Re: [scrumdevelopment] Burn Up Charts
- It's similar but not the same. The chart that you are talking about
measures the progress of writing code against the progress of writing
functional tests. The Burn Up chart measures the progress of writing
code as well, but compares it against an ideal of features for the whole
project. I think that it's a step a way from XP since it tries to make a
longer range prediction of the project FCS state than XP does.
Ron Jeffries wrote:
> On Tuesday, April 1, 2003, at 1:56:17 PM, Mary Poppendieck wrote:--
>>I was at the Silicone Valley User's Group meeting last week and after the
>>meeting a discussion occurred around burn-down charts. The group has a
>>problem with the Scrum charts because they trend down rather than up
>>(perceived by developers as negative), and more particularly, because they
>>measure two things at once: both the team's velocity and the change in the
>>backlog. If the team has little control over the backlog, the thought is
>>that they would prefer to see the two charted separately, and as a burn-UP
>>chart. Below is one possible example (hopefully you can see this chart):
> For an analogous chart, see the Functional Test graph in XP Installed.
> Basically looks like an S-curve going up.
> Ron Jeffries
> If names and real items do not correspond with each other, there will be fighting.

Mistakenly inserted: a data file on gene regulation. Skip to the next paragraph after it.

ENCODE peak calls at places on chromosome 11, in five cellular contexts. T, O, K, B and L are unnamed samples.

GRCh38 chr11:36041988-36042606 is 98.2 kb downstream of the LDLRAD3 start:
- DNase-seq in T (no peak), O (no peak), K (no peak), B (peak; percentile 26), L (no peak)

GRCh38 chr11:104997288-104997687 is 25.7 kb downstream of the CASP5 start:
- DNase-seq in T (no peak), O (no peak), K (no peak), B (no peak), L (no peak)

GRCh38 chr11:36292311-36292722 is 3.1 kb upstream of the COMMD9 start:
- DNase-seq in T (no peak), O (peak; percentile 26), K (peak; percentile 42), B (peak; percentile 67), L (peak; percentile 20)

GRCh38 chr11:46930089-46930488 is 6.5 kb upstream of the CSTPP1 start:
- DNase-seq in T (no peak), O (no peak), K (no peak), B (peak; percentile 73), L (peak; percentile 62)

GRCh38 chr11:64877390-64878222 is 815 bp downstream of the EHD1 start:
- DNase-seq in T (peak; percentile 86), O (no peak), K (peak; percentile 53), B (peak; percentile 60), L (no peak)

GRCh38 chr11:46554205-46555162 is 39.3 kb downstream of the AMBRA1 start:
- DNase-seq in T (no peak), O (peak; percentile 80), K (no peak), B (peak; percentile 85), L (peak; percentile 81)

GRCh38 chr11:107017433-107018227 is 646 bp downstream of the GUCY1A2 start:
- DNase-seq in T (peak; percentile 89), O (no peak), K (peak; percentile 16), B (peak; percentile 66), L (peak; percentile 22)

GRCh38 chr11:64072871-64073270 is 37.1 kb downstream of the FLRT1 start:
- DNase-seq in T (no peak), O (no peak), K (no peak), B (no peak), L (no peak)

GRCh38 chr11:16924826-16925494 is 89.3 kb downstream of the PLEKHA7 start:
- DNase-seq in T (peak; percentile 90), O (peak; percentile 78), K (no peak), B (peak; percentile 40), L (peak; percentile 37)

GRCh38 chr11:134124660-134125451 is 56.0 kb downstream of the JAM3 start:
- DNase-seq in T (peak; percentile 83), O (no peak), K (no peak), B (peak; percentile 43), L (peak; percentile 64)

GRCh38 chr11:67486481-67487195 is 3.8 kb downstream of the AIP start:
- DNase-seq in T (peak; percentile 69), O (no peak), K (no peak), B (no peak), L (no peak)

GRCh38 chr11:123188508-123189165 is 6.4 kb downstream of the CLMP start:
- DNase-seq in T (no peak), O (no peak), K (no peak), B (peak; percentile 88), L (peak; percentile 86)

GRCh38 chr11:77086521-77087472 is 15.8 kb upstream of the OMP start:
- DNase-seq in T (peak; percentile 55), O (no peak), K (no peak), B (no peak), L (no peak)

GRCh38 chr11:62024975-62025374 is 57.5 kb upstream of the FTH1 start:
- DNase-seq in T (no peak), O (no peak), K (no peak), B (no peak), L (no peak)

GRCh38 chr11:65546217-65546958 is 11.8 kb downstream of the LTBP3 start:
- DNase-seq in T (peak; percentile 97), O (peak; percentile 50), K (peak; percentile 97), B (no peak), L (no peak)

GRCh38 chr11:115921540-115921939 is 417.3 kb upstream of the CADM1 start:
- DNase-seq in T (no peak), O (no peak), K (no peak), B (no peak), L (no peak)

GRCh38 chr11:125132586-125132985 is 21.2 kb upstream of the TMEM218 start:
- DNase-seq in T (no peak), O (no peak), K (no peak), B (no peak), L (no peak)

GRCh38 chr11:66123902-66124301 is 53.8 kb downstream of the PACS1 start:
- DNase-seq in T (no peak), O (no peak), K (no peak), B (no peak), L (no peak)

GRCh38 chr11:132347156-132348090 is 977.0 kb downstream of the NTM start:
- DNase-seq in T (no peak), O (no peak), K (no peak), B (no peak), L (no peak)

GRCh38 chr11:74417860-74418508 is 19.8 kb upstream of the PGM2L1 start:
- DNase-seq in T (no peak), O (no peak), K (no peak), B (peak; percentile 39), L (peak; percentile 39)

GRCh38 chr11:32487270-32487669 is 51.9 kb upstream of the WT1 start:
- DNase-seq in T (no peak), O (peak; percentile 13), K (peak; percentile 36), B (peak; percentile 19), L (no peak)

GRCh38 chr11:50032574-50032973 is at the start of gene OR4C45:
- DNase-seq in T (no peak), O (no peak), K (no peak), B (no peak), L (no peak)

> --Jing Fa
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> I think it is fine to assume that it is "independentAgreed!
> thinking". This is a good thing because it confirms
> that at least 2 people can reach the same conclusions
> and can validate their experiences and explain
> the world the same way.
> (You could alwaysI think we struggle with researching "previous art" because most of the
> ask the question the other way: Is the stuff
> from "Growing Software" coming from somewhere else
> since our stuff was published 5-7 years ago
> i.e. PLOP3 proceedings, PLOPD4 book, etc. I think
> it is safe to assume "independent thinking" because
> our industry is famous for not researching
> "previous art". In hard Science this would actually
> be an embarrassment.)
leading agile thinkers are in the trenches, not in academia. This is why I was
excited when I saw the overlap between the Scrum book and "Growing
Software". I figured that both the Scrum folks and Roy had probably not had
the opportunity to find each other.
I look forward to the outcome of future collaborations between agile thinkers
who find complexity science applicable to software development.